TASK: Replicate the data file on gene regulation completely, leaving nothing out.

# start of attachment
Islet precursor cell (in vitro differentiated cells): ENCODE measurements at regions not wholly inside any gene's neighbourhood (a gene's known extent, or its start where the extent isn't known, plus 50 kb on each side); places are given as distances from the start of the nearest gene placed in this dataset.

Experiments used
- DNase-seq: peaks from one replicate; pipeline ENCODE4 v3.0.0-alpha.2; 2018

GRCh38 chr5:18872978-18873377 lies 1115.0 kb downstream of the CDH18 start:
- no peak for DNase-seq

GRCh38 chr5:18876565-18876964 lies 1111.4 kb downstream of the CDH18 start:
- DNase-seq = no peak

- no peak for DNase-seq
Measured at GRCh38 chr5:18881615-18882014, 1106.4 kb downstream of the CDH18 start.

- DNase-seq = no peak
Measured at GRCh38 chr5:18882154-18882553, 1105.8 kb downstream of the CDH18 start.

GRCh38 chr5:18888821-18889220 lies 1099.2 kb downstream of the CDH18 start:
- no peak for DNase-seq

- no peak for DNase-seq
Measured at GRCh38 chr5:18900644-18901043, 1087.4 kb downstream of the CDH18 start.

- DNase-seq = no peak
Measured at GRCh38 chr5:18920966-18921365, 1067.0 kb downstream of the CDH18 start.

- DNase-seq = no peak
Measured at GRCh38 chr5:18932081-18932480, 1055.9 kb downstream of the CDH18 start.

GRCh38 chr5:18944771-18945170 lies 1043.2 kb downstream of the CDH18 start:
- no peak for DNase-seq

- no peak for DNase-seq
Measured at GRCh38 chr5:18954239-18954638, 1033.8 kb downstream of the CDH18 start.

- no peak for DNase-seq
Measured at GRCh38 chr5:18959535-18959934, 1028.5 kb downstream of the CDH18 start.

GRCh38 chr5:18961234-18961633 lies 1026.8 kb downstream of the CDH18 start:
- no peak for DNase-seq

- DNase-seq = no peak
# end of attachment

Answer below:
Islet precursor cell (in vitro differentiated cells): ENCODE measurements at regions not wholly inside any gene's neighbourhood (a gene's known extent, or its start where the extent isn't known, plus 50 kb on each side); places are given as distances from the start of the nearest gene placed in this dataset.

Experiments used
- DNase-seq: peaks from one replicate; pipeline ENCODE4 v3.0.0-alpha.2; 2018

GRCh38 chr5:18872978-18873377 lies 1115.0 kb downstream of the CDH18 start:
- no peak for DNase-seq

GRCh38 chr5:18876565-18876964 lies 1111.4 kb downstream of the CDH18 start:
- DNase-seq = no peak

- no peak for DNase-seq
Measured at GRCh38 chr5:18881615-18882014, 1106.4 kb downstream of the CDH18 start.

- DNase-seq = no peak
Measured at GRCh38 chr5:18882154-18882553, 1105.8 kb downstream of the CDH18 start.

GRCh38 chr5:18888821-18889220 lies 1099.2 kb downstream of the CDH18 start:
- no peak for DNase-seq

- no peak for DNase-seq
Measured at GRCh38 chr5:18900644-18901043, 1087.4 kb downstream of the CDH18 start.

- DNase-seq = no peak
Measured at GRCh38 chr5:18920966-18921365, 1067.0 kb downstream of the CDH18 start.

- DNase-seq = no peak
Measured at GRCh38 chr5:18932081-18932480, 1055.9 kb downstream of the CDH18 start.

GRCh38 chr5:18944771-18945170 lies 1043.2 kb downstream of the CDH18 start:
- no peak for DNase-seq

- no peak for DNase-seq
Measured at GRCh38 chr5:18954239-18954638, 1033.8 kb downstream of the CDH18 start.

- no peak for DNase-seq
Measured at GRCh38 chr5:18959535-18959934, 1028.5 kb downstream of the CDH18 start.

GRCh38 chr5:18961234-18961633 lies 1026.8 kb downstream of the CDH18 start:
- no peak for DNase-seq

- DNase-seq = no peak